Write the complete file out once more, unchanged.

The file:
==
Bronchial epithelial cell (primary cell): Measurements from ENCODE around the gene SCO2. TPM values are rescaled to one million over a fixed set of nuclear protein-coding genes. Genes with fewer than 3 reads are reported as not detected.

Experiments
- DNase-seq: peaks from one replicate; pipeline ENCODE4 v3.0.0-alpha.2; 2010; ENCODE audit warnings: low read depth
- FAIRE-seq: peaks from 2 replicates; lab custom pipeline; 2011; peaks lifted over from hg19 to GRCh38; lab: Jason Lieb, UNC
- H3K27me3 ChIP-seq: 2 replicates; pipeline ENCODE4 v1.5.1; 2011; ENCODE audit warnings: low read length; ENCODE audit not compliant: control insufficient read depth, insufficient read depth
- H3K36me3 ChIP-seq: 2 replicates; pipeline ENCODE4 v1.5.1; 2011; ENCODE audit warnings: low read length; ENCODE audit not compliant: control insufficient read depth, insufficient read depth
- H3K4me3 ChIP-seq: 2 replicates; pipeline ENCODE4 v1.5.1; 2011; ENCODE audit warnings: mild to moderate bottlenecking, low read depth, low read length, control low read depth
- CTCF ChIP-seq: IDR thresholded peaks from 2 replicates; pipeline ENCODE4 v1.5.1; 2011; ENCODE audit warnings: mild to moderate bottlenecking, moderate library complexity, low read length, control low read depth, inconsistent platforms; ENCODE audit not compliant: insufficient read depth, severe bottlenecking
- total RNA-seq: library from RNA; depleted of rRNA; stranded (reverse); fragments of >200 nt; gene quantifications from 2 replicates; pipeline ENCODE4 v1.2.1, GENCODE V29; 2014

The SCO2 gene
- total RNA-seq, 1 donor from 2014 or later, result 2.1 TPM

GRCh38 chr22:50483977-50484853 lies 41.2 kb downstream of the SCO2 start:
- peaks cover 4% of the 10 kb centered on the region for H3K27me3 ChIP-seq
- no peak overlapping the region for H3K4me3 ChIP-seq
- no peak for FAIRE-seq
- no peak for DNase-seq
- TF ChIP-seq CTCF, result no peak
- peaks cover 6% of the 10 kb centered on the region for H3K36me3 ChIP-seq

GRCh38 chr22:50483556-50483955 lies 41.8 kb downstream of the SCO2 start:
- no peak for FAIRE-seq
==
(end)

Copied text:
Bronchial epithelial cell (primary cell): Measurements from ENCODE around the gene SCO2. TPM values are rescaled to one million over a fixed set of nuclear protein-coding genes. Genes with fewer than 3 reads are reported as not detected.

Experiments
- DNase-seq: peaks from one replicate; pipeline ENCODE4 v3.0.0-alpha.2; 2010; ENCODE audit warnings: low read depth
- FAIRE-seq: peaks from 2 replicates; lab custom pipeline; 2011; peaks lifted over from hg19 to GRCh38; lab: Jason Lieb, UNC
- H3K27me3 ChIP-seq: 2 replicates; pipeline ENCODE4 v1.5.1; 2011; ENCODE audit warnings: low read length; ENCODE audit not compliant: control insufficient read depth, insufficient read depth
- H3K36me3 ChIP-seq: 2 replicates; pipeline ENCODE4 v1.5.1; 2011; ENCODE audit warnings: low read length; ENCODE audit not compliant: control insufficient read depth, insufficient read depth
- H3K4me3 ChIP-seq: 2 replicates; pipeline ENCODE4 v1.5.1; 2011; ENCODE audit warnings: mild to moderate bottlenecking, low read depth, low read length, control low read depth
- CTCF ChIP-seq: IDR thresholded peaks from 2 replicates; pipeline ENCODE4 v1.5.1; 2011; ENCODE audit warnings: mild to moderate bottlenecking, moderate library complexity, low read length, control low read depth, inconsistent platforms; ENCODE audit not compliant: insufficient read depth, severe bottlenecking
- total RNA-seq: library from RNA; depleted of rRNA; stranded (reverse); fragments of >200 nt; gene quantifications from 2 replicates; pipeline ENCODE4 v1.2.1, GENCODE V29; 2014

The SCO2 gene
- total RNA-seq, 1 donor from 2014 or later, result 2.1 TPM

GRCh38 chr22:50483977-50484853 lies 41.2 kb downstream of the SCO2 start:
- peaks cover 4% of the 10 kb centered on the region for H3K27me3 ChIP-seq
- no peak overlapping the region for H3K4me3 ChIP-seq
- no peak for FAIRE-seq
- no peak for DNase-seq
- TF ChIP-seq CTCF, result no peak
- peaks cover 6% of the 10 kb centered on the region for H3K36me3 ChIP-seq

GRCh38 chr22:50483556-50483955 lies 41.8 kb downstream of the SCO2 start:
- no peak for FAIRE-seq